Yes, You Can! Secure Your Mac On A Windows Network
At a Glance:
- Connecting a Mac to your Windows-based network
- Configuration of different Mac OS versions
- Security considerations and network services
Services for Macintosh
If you work in network support for Windows, sooner or later it's bound to happen. You'll be sitting quietly at your desk, and someone will walk up with a long list of questions about their Apple Macintosh computer. How do we connect it to the existing
network? How will users access file shares, print, browse the Internet, and use e-mail? What do you do? You don't know anything about a Mac beyond plugging it into the wall. In a perfect world, you could plug in any device and go to work. Unfortunately, it's a little more involved than that. It isn't as hard as it sounds, though, nor is it as difficult as it used to be. Just remember that there is more than one way to peel an Apple!
First, you need to determine which Mac OS you're working with. If you need to support only the Classic Mac OS (OS 9.x or older), your choices are simple, but limited. Obtaining support for the platform will become increasingly more difficult as time progresses. Supporting Mac OS X is more complicated, but you also have many more options at your disposal. You might need to support both versions of the OS. You can provide file and printer sharing on either platform. More advanced functionality like integration with Active Directory® is only available in an OS X environment, and requires a little more planning.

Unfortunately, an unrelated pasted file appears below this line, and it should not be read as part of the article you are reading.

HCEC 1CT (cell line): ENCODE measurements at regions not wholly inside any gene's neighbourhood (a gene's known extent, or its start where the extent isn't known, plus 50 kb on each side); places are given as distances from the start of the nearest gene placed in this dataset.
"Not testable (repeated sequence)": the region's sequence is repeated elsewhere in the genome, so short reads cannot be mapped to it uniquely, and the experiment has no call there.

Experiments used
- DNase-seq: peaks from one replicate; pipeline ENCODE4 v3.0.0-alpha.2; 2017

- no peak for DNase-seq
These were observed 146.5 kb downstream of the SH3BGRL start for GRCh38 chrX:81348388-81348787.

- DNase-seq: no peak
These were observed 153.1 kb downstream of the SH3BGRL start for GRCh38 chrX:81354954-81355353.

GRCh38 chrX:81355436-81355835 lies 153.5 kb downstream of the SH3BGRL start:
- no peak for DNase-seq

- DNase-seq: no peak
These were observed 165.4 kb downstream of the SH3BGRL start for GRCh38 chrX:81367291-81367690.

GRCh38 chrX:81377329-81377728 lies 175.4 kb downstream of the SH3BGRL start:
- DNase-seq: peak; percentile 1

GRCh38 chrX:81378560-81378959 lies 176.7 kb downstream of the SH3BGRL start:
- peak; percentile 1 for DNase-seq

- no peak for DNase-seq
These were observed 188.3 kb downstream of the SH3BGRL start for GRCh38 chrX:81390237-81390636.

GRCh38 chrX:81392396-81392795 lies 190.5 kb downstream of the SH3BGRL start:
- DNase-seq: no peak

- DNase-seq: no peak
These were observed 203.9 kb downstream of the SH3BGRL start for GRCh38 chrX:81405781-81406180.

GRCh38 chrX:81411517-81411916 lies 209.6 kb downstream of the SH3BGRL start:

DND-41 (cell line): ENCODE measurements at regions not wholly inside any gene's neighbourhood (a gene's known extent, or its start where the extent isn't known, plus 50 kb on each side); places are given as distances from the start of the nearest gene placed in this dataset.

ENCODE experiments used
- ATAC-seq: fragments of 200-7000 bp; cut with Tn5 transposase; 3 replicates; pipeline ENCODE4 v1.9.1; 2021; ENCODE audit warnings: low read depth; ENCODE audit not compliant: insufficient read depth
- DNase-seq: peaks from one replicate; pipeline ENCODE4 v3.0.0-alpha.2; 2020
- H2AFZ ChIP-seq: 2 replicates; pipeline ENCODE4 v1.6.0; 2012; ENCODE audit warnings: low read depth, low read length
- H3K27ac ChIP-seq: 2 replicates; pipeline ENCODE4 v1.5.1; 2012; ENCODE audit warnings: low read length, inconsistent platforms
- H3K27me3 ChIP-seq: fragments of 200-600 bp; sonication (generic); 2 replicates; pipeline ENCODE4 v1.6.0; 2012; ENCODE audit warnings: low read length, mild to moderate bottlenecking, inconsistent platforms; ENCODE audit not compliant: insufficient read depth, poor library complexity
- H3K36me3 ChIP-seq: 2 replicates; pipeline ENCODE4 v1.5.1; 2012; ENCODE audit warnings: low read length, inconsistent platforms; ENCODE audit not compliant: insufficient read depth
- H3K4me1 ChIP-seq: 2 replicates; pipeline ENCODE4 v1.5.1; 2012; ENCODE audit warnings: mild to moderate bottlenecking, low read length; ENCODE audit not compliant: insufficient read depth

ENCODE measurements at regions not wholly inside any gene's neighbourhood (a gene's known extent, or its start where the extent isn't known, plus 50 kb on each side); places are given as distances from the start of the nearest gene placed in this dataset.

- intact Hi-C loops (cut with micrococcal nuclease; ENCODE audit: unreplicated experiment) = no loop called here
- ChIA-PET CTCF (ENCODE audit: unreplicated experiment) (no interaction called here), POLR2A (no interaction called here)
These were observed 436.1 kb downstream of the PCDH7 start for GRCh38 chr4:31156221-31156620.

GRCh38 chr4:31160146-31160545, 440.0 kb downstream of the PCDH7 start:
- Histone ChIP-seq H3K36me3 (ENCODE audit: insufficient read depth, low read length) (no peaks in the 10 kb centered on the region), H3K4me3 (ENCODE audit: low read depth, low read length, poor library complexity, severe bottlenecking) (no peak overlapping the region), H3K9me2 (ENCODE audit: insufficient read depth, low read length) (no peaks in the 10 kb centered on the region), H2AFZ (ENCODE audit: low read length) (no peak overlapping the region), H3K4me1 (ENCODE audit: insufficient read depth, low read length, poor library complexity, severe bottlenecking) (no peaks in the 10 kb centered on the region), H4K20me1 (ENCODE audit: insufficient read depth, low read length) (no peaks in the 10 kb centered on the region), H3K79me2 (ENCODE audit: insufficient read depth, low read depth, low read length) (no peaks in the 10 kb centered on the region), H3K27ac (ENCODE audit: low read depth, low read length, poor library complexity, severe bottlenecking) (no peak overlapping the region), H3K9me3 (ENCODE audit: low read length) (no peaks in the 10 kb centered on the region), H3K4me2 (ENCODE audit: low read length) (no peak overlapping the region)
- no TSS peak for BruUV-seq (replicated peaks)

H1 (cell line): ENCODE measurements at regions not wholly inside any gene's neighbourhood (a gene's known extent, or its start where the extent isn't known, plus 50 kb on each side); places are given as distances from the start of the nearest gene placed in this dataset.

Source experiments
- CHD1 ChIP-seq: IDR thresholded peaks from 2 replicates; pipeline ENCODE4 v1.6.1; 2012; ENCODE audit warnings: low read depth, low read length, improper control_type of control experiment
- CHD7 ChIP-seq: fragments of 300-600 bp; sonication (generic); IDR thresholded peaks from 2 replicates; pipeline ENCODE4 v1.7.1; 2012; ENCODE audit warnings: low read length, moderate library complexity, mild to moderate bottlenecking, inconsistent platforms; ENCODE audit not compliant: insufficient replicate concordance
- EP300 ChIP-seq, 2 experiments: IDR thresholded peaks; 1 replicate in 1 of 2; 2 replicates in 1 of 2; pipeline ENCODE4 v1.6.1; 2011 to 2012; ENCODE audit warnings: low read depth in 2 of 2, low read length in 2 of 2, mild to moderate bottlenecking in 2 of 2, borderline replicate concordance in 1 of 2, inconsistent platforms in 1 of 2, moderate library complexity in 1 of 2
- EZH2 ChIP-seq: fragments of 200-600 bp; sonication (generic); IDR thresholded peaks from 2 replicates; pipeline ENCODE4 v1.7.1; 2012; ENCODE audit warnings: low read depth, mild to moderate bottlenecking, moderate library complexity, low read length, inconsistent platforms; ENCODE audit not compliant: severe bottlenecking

Services for Macintosh
If you only need to support the Classic Mac OS or need both Classic and OS X, the best approach is to install Services for Macintosh (SFM) on your server running Windows®. Once it is loaded, the server can designate directories as Mac-accessible volumes. These volumes can be seen from machines running either the Classic Mac OS or OS X, and can even be shared with Windows-based clients at the same time. The server running Windows stores the Mac files on NTFS volumes and ensures that NTFS file names are properly supported.
SFM also allows for support of the Classic Mac file format. Classic Macs store files in two pieces called forks: a data fork and a resource fork. As the name implies, the data fork contains data. For executables, this is where the program's instructions are stored. The resource fork contains the file's resources, which can include items like icons, sounds, font, and images. SFM permits the server running Windows to store both forks in a single file.
Once you have loaded SFM and configured file permissions, you can connect to your server from a Mac, but note that file permissions for the Mac and the PC are configured separately. You will be required to authenticate using your domain user name and password for resources. While this is important functionality, it only provides basic file sharing. It also only allows you to serve files in one direction: Windows-based server to Mac.